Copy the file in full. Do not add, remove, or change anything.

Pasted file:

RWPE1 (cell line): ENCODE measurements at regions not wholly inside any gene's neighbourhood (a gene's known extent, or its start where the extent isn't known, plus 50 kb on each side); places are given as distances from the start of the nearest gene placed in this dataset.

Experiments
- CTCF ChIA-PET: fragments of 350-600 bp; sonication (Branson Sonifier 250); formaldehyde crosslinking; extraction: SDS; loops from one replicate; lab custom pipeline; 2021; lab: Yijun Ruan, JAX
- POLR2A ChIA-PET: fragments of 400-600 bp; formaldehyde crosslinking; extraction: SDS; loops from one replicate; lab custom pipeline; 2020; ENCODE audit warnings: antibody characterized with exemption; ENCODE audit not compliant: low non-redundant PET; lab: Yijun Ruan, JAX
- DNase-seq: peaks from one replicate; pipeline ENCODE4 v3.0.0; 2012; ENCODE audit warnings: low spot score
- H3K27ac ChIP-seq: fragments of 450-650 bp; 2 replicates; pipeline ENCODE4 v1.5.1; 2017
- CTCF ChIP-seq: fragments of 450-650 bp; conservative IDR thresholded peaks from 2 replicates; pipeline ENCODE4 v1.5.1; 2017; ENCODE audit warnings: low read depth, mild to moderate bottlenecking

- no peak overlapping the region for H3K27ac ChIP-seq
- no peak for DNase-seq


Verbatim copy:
RWPE1 (cell line): ENCODE measurements at regions not wholly inside any gene's neighbourhood (a gene's known extent, or its start where the extent isn't known, plus 50 kb on each side); places are given as distances from the start of the nearest gene placed in this dataset.

Experiments
- CTCF ChIA-PET: fragments of 350-600 bp; sonication (Branson Sonifier 250); formaldehyde crosslinking; extraction: SDS; loops from one replicate; lab custom pipeline; 2021; lab: Yijun Ruan, JAX
- POLR2A ChIA-PET: fragments of 400-600 bp; formaldehyde crosslinking; extraction: SDS; loops from one replicate; lab custom pipeline; 2020; ENCODE audit warnings: antibody characterized with exemption; ENCODE audit not compliant: low non-redundant PET; lab: Yijun Ruan, JAX
- DNase-seq: peaks from one replicate; pipeline ENCODE4 v3.0.0; 2012; ENCODE audit warnings: low spot score
- H3K27ac ChIP-seq: fragments of 450-650 bp; 2 replicates; pipeline ENCODE4 v1.5.1; 2017
- CTCF ChIP-seq: fragments of 450-650 bp; conservative IDR thresholded peaks from 2 replicates; pipeline ENCODE4 v1.5.1; 2017; ENCODE audit warnings: low read depth, mild to moderate bottlenecking

- no peak overlapping the region for H3K27ac ChIP-seq
- no peak for DNase-seq